We’ve stayed in lots of hostels, we said. We have always had good experiences in them, we said. But then, we have never stayed in a hostel in Sayulita, Mexico that shares a front area with a bar who plays live music every night. Nor, have we ever stayed in a hostel in Sayulita, Mexico for the three days leading up to New Years. Oh, I had a brief thought before we left that it might be crazy, but had NO idea just how crazy it could be. When we booked, it was literally the only choice available unless we wanted to pay $250-$12,000/night and no, that is not a typo.
When we arrived at the hostel there were so many cars and people that our driver had to circle back around the plaza before he could find a safe place to pull over and let us out with our 13 pieces of luggage (yes, thanks for counting girls). In my defense, 5 of them were suitcases the rest were some form of backpack and I guess my yoga mat could be counted as a piece of luggage (“but why did you bring this mom? You never do yoga” “Well because I’m planning on changing that Mackenzie, now shut up” (ok, I didn’t actually tell her to shut up but thought it)). We walked in the front door and a very nice young man greeted me and then proceeded to show us to our room. Ok, I thought as he pointed out the AC unit and mini fridge. I can deal with this; we each have a bed and a private room. It might be loud but at least…. What? Oh, you’ve made a mistake? This isn’t our room? Ok….
He then led us back toward the front of the building into a room with beds for 7 people and indicated the beds our roommates had already claimed. Our beds would be those along the wall next to the window that looks out onto the street and the place that would become a stage at 10:00pm each night we were to stay.
Oh, and by the way the window doesn’t close all the way and there is one fan in the upper corner of the room that just teases with a soft breeze (if you can even call it that). The fan was really good at drawing smoky air from the back patio area behind our room and blowing it directly onto Jacob’s top bunk bed. I guess the only saving grace was that there was a bar outside where Jacob and I could have a beer while the girls hunkered down with a movie until we were all so tired that the only thing left to do was pass out. That and the fact that when our roommates returned to the room just as the first band started we all bonded with a laugh at the ridiculousness of our situation and I no longer felt like the 41-year-old mom who stuck out like a sore thumb.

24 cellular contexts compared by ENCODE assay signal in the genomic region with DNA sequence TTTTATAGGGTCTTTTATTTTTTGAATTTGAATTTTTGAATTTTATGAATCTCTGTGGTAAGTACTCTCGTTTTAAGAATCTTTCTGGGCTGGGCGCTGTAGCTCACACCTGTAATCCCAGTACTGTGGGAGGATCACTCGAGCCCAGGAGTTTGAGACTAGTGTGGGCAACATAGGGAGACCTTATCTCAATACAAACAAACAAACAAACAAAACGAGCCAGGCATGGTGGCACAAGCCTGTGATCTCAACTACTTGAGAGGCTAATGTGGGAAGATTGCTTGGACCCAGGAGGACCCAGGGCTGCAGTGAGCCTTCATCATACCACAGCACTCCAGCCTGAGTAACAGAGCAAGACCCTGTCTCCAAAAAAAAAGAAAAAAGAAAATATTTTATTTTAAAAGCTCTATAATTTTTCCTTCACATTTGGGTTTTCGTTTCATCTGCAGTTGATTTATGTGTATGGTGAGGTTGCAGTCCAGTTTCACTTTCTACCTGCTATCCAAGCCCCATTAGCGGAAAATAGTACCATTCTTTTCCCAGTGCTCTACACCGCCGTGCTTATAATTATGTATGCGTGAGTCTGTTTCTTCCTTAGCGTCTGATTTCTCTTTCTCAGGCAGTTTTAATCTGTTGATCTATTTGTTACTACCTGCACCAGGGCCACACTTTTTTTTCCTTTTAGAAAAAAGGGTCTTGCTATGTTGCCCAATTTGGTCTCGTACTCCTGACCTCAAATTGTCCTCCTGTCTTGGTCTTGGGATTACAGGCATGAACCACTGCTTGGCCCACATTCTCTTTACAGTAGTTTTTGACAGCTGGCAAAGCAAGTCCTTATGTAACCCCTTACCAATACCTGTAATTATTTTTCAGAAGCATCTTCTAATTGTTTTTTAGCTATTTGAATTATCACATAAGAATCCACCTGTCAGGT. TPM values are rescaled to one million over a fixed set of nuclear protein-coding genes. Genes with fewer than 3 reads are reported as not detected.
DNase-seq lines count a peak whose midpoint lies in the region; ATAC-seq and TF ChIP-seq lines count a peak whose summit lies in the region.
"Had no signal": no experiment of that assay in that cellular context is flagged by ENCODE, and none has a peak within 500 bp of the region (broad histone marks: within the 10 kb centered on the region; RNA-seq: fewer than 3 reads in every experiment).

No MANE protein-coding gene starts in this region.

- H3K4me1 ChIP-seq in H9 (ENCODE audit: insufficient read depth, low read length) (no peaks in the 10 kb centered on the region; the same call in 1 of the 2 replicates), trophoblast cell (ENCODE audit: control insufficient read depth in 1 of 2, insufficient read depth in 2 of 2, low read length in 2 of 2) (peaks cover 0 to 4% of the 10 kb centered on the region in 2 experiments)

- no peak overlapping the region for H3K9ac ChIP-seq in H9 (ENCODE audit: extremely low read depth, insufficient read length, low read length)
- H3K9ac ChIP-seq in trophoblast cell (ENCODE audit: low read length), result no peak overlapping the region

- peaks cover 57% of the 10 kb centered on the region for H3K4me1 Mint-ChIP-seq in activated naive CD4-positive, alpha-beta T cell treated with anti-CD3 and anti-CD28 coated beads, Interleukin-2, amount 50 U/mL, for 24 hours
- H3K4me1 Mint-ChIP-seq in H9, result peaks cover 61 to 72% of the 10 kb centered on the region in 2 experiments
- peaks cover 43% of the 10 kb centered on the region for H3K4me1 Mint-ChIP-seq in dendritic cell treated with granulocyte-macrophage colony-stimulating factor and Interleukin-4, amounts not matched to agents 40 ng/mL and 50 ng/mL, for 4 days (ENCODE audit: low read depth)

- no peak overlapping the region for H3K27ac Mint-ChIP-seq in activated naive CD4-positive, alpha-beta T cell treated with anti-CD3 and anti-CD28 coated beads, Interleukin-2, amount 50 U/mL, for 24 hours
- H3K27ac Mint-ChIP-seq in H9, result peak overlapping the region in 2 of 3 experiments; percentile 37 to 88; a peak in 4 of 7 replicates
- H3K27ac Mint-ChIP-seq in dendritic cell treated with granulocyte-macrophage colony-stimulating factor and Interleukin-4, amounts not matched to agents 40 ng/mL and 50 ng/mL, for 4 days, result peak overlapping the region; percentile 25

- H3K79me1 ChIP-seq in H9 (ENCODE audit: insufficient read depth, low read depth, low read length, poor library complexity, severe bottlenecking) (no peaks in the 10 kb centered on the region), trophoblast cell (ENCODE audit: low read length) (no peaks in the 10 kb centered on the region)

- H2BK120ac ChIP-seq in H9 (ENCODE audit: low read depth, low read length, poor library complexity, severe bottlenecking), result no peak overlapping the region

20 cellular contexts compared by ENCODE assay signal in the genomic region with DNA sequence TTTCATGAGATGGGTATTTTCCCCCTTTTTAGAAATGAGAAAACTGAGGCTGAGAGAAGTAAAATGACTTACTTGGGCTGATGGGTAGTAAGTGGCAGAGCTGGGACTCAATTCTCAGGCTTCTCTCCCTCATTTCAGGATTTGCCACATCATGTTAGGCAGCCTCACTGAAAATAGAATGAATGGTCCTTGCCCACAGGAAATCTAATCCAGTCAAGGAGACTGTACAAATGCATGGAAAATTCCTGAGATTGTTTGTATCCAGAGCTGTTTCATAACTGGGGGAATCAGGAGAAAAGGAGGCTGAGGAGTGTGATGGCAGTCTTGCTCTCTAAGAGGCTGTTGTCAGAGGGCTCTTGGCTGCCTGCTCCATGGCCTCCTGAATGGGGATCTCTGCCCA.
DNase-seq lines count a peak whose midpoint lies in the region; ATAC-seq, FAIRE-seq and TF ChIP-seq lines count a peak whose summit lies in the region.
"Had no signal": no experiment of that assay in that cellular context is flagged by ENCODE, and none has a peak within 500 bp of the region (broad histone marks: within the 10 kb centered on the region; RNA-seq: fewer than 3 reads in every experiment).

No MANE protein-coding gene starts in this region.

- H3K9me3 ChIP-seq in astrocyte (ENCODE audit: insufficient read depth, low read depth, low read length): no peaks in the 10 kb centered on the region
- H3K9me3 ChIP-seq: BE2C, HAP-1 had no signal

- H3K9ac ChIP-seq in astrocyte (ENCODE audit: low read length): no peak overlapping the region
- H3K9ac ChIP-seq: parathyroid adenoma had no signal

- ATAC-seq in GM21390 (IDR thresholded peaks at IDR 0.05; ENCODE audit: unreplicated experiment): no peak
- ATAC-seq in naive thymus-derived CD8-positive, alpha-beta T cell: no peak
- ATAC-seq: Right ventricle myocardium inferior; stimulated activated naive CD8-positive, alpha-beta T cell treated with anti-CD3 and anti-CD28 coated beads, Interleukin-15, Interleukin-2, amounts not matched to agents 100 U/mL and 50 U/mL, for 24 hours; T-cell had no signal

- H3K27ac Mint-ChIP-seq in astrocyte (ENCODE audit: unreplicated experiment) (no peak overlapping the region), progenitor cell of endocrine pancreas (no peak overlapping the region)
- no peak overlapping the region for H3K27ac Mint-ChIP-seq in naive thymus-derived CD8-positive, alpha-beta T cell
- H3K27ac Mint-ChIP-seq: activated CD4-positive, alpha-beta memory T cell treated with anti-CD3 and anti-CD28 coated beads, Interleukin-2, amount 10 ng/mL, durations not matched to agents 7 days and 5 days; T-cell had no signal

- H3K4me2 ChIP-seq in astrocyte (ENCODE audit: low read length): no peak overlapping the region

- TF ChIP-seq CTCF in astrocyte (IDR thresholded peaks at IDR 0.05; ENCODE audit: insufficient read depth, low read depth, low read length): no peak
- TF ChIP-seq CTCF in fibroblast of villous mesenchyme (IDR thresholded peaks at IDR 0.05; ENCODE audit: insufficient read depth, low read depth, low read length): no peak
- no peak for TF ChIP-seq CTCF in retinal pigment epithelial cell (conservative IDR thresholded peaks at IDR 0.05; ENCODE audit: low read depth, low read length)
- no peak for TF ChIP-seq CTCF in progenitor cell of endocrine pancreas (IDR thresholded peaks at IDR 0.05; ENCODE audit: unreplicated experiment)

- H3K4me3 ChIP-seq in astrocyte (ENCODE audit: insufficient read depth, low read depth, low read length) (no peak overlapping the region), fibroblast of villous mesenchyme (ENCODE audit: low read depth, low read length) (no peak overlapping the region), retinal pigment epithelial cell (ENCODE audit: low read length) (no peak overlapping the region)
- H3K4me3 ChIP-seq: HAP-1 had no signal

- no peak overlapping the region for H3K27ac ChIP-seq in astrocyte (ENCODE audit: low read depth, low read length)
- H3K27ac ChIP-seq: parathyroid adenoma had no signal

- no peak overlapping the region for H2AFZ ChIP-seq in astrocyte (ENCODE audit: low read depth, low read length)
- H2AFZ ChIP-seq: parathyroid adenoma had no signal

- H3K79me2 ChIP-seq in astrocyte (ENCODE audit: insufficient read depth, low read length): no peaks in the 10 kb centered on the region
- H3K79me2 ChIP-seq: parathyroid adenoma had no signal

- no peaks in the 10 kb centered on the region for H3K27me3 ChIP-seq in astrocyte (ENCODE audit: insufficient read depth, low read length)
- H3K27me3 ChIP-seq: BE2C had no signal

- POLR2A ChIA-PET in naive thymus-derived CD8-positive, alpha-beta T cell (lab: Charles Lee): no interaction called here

I won’t disgust you with descriptions of the bathrooms. Let me just put it this way, there were two bathrooms for a hostel that sleeps 18 people. However, our lovely hosts also allowed 4 tents in the back so lets say there were probably about 35 people by the time New Years Eve rolled around and flushing paper down the toilet is not allowed, instead, one must throw it into the trashcan. Yep, get the picture? Just to make things even better and story-worthy, I came down with a stomach bug on New Years Eve and while the party was rockin’ outside, complete with laser lights flashing in our bedroom (this band was high tech), I was puking in one of those disgusting toilets.